Staff Spotlight: Alison Morse

Our Geneva Global team members have different backgrounds, life experiences, interests, and expertise – but we share a dedication to collaboration, innovation, equity, and integrity – all in the name of delivering excellent client service and furthering our goal to change the way we think about philanthropy. To top it off, our team is made up of genuinely nice humans who are a joy to work with – both in the office and over Zoom. We’re excited to share the fourth installment of our staff spotlight feature: Alison Morse, Senior Director.


How did your career journey lead you to Geneva Global?

My journey was entirely serendipitous. I set out from college wanting to do meaningful work in international relations. At that time, I was really focused on human rights—and particularly the rights of refugees and asylum-seekers. I started out by volunteering to tutor people who were preparing for their U.S. citizenship exam. I then worked at several nonprofits in the Boston area focusing on women’s rights and sexual and reproductive health. I thought I wanted to do program work, but realized that my writing skills and eye for a well-placed centerpiece were more effective in grant writing and events. By working on fundraising and donor relations teams, I learned just how important strong relationships between donors and grantees are—that there is joy in giving and purpose in implementing when there is partnership.

Those skills have served me well as my current work bridges the intersections of partnership building and communications for social impact.

How has your role at Geneva Global evolved?

It has changed quite a bit. I joined Geneva Global more than seven years ago and focused on a portfolio of work in the Middle East. In fact, on my first full day of work I flew to Jeddah, Saudi Arabia! I learned a lot about philanthropy in that region. In the following few years, I took on additional client work and ultimately started to lead our team’s largest client engagement.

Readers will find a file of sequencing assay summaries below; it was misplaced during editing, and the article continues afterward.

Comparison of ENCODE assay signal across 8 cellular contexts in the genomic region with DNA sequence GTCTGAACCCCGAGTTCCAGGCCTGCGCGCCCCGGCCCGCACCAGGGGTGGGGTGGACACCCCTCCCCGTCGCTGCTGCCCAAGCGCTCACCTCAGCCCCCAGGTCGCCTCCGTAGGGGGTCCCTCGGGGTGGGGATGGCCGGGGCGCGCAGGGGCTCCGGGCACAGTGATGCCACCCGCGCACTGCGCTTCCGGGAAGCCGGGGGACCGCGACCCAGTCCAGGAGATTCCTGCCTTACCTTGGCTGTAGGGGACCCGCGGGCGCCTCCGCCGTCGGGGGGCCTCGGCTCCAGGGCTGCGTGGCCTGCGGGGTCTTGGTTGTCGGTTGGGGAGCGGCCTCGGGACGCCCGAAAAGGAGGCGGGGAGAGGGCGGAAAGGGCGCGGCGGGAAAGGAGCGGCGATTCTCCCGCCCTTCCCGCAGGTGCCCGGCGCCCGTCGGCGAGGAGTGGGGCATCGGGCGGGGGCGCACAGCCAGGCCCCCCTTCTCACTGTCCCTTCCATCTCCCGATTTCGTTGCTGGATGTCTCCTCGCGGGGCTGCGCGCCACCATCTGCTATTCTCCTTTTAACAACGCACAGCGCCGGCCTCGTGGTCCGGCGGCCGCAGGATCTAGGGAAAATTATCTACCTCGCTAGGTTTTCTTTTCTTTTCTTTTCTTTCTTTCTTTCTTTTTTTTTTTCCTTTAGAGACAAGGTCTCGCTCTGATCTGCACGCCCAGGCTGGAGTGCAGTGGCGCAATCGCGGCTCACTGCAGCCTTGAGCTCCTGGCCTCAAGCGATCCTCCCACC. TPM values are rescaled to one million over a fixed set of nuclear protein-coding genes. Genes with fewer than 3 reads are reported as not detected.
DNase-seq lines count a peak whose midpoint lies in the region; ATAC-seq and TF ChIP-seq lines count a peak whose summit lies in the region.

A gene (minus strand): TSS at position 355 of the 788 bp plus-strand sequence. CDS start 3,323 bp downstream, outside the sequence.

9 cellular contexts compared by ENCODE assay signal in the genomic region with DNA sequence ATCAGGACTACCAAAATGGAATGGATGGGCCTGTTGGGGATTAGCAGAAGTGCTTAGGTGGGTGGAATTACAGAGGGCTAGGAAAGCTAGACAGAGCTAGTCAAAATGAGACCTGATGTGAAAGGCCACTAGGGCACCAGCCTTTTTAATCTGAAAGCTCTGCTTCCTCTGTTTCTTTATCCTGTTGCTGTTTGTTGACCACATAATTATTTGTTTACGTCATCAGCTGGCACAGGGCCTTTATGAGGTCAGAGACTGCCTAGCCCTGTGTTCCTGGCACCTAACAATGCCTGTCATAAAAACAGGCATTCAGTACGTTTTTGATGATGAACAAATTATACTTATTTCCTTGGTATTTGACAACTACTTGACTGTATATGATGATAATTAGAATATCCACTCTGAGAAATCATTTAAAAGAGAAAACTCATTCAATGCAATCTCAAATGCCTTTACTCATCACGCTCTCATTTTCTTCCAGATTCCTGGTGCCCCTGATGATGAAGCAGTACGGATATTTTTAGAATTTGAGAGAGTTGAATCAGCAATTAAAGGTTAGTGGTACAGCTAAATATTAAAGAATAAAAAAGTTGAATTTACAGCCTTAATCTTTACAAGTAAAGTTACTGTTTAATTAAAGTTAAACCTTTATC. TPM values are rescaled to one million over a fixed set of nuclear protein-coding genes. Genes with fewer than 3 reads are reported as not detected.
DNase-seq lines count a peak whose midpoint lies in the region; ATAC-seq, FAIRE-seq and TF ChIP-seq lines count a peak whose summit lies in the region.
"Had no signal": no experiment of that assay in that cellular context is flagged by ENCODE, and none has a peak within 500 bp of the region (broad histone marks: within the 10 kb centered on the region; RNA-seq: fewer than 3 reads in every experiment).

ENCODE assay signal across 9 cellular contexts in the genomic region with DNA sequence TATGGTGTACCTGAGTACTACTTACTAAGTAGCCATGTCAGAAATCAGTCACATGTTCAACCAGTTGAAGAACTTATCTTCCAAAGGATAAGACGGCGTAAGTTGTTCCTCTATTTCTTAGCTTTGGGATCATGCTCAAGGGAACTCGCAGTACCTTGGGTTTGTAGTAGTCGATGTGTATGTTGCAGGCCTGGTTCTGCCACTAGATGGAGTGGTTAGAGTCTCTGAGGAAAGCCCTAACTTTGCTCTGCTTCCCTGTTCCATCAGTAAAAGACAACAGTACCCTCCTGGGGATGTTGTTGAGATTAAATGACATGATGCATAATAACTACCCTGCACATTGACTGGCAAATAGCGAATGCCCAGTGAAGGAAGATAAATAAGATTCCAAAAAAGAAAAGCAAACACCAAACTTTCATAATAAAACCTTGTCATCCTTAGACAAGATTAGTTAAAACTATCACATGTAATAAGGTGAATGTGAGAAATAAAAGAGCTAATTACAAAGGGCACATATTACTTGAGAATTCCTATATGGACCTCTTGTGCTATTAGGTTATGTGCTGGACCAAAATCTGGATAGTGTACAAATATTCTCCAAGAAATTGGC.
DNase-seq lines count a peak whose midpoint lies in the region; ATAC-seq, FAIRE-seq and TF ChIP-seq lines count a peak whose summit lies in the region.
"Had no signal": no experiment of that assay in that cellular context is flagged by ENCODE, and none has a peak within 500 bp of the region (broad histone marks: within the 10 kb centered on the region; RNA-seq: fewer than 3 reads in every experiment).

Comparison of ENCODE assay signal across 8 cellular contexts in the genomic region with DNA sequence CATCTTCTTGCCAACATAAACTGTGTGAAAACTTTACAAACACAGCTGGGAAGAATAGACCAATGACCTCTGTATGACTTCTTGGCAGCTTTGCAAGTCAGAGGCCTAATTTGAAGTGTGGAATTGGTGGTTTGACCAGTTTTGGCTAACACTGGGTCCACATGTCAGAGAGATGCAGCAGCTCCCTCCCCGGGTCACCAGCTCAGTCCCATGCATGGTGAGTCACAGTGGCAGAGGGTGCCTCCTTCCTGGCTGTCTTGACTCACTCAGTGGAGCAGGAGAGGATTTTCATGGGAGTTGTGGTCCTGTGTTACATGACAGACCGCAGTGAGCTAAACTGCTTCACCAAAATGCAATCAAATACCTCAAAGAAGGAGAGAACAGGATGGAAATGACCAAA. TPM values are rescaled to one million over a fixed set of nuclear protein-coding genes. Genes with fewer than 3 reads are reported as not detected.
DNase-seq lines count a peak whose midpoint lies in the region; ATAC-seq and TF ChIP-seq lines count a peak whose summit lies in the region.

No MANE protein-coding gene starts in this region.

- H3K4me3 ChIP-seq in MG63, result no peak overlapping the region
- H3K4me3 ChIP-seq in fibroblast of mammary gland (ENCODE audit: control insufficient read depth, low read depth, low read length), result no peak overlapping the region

In 2018, I stepped into a senior leadership role and joined our Executive Team. I have seen the company’s evolution as well—through leadership changes and our recent merger with Global Impact.

Most recently, I had the tremendous opportunity to join one of our longtime foundation clients in an interim staff role. It sounds cliché, but serving in this role has given me a new perspective on so many aspects of philanthropy—from the challenges of grantmaking when there are so many incredible programs to the profound respect I have for grantee partners who have pivoted and contorted themselves to continue delivering important programming during this difficult time.

What fulfills you most about your role?

The people. I have fantastic colleagues. They are smart, generous, flexible, and always have the perfect GIF to share.

How has the philanthropy landscape changed over the last few years?

So much has happened in the past decade with the rise of donor-advised funds, the growth of online giving, and the emergence of collaboratives. Geneva Global was an early catalyst of big collaboratives through its incubation of the END Fund. We’ve since seen the exponential expansion of giving through these vehicles through organizations like Co-Impact and Blue Meridian—and I suspect that will be a continued trend.